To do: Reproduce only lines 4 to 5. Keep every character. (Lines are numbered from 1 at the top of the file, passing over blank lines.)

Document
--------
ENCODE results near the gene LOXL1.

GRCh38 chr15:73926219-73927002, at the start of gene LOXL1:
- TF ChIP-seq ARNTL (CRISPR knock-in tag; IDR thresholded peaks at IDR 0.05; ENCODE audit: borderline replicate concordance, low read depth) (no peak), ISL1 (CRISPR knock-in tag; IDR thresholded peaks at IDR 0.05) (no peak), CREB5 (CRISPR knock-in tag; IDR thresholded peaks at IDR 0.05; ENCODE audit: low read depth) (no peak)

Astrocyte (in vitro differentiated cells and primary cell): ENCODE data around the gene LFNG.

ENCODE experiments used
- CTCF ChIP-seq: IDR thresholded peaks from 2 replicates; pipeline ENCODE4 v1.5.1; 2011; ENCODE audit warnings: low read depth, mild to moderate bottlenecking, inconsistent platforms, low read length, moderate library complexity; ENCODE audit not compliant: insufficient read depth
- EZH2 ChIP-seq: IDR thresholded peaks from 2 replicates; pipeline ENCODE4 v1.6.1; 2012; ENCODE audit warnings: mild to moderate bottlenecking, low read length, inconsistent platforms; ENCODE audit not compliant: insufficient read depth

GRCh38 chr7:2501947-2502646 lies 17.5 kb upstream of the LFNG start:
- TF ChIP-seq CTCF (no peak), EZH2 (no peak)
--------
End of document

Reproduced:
Astrocyte (in vitro differentiated cells and primary cell): ENCODE data around the gene LFNG.

ENCODE experiments used